Pension annuity interest rates are at their highest for five years, despite the credit crisis, research from Investment Life & Pensions Moneyfacts has shown.
The first quarter of 2008 saw pension annuities
falter slightly, but average rates recovered to rise above what they were in December last year. Despite the global credit crunch, and following a 30 per cent drop during the last decade, annuity rates improved six per cent in 2007 – their highest level in five years.
A high number of rate changes over recent weeks suggest that providers want to pass on improvements to customers, but Moneyfacts still urges customers to shop around and source the best deal for their personal circumstances.
While annuity rates
have experienced a period of growth recently, Moneyfacts warns that customers can still get caught out by a bad deal if they fail to do their research, as differences between the best and worse rates can be as much as 20 per cent, and ill health benefits can have a significant effect on the income payable.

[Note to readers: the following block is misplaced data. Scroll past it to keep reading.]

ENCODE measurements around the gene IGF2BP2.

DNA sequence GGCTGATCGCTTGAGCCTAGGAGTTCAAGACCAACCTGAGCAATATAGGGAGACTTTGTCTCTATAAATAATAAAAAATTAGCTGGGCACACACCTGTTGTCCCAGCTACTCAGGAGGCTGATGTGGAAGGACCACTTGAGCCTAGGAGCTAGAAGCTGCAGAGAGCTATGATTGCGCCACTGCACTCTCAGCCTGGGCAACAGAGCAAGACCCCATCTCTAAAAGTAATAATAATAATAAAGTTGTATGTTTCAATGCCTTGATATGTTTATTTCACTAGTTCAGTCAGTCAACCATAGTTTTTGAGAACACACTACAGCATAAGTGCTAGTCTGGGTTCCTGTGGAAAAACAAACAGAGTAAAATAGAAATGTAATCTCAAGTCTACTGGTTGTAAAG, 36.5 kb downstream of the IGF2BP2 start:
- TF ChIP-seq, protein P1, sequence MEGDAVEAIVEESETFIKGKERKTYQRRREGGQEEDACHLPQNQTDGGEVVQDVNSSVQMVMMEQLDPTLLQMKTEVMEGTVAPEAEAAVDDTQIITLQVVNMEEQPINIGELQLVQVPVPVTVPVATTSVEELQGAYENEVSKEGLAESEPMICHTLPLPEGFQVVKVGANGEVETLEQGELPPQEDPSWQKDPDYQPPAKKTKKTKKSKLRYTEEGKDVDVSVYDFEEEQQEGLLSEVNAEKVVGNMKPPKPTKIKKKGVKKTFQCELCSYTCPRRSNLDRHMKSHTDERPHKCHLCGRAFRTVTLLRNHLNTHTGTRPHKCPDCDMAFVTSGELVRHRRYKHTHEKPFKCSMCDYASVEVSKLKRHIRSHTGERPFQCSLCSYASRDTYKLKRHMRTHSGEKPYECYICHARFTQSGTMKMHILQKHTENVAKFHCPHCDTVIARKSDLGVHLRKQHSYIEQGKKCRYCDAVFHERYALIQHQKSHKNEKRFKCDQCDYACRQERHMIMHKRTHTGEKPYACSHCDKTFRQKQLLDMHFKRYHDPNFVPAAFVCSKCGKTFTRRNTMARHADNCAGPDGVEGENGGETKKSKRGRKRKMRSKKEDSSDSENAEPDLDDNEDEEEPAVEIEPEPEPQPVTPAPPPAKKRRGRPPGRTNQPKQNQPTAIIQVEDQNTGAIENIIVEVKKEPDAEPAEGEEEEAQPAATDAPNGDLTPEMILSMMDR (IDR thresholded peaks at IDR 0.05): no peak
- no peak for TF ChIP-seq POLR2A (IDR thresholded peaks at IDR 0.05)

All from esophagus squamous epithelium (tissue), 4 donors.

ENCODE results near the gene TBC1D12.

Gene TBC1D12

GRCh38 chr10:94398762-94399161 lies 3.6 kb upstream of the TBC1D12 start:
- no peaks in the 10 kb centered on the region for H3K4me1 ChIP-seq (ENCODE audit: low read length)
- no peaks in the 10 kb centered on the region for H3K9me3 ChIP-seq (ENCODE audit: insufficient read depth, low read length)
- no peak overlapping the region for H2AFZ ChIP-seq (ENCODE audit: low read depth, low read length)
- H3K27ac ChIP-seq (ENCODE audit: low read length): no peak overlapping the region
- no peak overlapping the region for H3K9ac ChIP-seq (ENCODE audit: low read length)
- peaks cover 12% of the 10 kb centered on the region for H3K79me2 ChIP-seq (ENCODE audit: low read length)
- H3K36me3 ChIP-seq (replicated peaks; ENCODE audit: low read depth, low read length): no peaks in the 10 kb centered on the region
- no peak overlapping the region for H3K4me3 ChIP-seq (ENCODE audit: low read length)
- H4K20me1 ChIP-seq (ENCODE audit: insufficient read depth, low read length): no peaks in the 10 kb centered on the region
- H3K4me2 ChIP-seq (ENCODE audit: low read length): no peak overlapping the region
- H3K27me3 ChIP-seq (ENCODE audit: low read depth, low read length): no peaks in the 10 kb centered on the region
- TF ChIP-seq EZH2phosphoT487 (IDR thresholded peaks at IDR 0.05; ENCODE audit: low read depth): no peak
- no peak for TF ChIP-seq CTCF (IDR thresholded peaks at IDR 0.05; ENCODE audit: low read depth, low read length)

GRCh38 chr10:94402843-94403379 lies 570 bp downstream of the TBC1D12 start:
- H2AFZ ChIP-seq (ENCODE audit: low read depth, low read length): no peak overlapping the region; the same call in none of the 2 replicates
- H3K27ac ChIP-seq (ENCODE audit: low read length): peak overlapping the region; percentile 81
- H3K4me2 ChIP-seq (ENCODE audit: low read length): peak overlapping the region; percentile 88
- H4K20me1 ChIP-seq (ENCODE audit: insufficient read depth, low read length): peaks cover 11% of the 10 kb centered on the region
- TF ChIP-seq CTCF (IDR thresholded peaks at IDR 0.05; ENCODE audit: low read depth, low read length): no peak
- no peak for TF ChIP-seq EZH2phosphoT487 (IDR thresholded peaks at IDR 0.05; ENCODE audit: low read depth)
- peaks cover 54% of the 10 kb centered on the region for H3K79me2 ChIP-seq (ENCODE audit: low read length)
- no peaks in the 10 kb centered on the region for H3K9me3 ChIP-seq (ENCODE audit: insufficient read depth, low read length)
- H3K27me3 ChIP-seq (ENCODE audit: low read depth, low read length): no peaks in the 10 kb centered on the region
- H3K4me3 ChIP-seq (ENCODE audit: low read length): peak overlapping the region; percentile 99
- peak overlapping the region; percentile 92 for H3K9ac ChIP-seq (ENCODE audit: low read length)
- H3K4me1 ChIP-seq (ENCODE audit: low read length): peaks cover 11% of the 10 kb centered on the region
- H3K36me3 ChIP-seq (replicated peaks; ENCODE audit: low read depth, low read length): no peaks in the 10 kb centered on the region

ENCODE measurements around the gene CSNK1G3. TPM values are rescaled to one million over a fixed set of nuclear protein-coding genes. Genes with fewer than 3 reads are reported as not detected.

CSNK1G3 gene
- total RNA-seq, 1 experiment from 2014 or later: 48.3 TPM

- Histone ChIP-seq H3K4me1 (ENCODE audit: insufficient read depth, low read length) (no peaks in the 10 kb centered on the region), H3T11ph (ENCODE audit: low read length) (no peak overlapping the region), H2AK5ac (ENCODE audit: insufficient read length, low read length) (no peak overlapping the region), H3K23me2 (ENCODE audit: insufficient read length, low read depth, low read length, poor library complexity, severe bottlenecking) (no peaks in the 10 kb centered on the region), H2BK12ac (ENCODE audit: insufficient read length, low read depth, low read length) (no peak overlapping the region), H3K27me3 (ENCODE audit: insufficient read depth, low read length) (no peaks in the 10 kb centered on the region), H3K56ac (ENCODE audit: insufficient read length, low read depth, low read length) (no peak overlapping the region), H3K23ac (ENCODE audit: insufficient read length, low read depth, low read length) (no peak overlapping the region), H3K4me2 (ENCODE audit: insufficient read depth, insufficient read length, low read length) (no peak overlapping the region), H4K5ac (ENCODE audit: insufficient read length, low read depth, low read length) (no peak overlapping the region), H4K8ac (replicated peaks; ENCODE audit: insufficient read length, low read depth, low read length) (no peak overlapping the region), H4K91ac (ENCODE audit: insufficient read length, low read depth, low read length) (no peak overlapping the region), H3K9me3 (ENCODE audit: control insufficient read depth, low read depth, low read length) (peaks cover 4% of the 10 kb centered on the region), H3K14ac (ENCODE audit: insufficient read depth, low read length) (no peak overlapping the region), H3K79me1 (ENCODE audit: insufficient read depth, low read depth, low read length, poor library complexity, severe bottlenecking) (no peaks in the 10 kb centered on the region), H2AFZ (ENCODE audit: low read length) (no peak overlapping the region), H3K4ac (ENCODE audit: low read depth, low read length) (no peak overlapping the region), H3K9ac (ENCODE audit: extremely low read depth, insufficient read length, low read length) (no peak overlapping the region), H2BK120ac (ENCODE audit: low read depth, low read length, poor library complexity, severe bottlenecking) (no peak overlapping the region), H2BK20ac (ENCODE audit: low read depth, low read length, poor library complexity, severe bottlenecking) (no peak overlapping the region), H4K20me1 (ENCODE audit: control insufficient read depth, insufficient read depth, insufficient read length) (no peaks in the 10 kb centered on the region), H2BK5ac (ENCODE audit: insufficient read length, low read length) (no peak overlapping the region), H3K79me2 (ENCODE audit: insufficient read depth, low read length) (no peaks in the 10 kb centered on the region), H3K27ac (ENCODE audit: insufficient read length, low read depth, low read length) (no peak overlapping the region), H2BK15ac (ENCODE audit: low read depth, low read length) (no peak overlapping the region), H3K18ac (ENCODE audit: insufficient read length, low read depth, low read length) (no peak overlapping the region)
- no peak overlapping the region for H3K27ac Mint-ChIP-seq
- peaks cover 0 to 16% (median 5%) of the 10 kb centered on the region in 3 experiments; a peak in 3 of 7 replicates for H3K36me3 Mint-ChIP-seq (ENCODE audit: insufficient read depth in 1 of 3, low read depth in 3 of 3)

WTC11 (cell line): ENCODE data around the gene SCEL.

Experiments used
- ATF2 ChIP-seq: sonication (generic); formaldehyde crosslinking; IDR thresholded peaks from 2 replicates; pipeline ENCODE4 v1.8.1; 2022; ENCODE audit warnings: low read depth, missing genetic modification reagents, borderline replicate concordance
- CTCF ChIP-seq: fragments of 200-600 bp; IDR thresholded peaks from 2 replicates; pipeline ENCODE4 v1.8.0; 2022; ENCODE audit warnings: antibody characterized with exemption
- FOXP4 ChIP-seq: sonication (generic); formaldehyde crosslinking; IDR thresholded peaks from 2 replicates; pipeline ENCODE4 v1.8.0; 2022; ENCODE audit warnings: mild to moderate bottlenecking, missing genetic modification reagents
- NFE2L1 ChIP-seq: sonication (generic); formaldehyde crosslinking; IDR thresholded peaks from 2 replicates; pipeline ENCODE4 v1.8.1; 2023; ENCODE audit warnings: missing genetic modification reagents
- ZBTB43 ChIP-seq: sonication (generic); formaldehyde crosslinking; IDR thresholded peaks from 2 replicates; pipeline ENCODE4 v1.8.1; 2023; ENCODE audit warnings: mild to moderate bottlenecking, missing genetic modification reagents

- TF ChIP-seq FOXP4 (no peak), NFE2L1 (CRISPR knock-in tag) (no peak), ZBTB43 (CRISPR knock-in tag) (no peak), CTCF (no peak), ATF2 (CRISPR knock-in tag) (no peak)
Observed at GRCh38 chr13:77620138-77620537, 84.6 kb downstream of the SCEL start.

With life expectancies on the increase – women now live, on average, for 20 years after the age of 65 and men for 17 years – getting the best deal can make a considerable difference to income and lifestyle.
Even though rates have bounced back recently, they are still a long way from what they were a decade ago. The average rate for a 60 year old, who bought an annuity
with a purchase price of £10,000, has fallen from £883 in 1997 to £622 10 years later for men, and for women the drop is even more substantial, from £801 10 years ago to £582 in 2007.
"Although rates are at their highest level for some time, continued uncertainty in the economic environment means that there is no guarantee that rates will remain at this level." said Suzanne Greener, deputy editor of Investment Life & Pensions Moneyfacts.
"Equally, it's essential that pensioner's either take time to find the best annuity deal for themselves to suit their individual circumstances or take advantage of an adviser's expertise."
© Fair Investment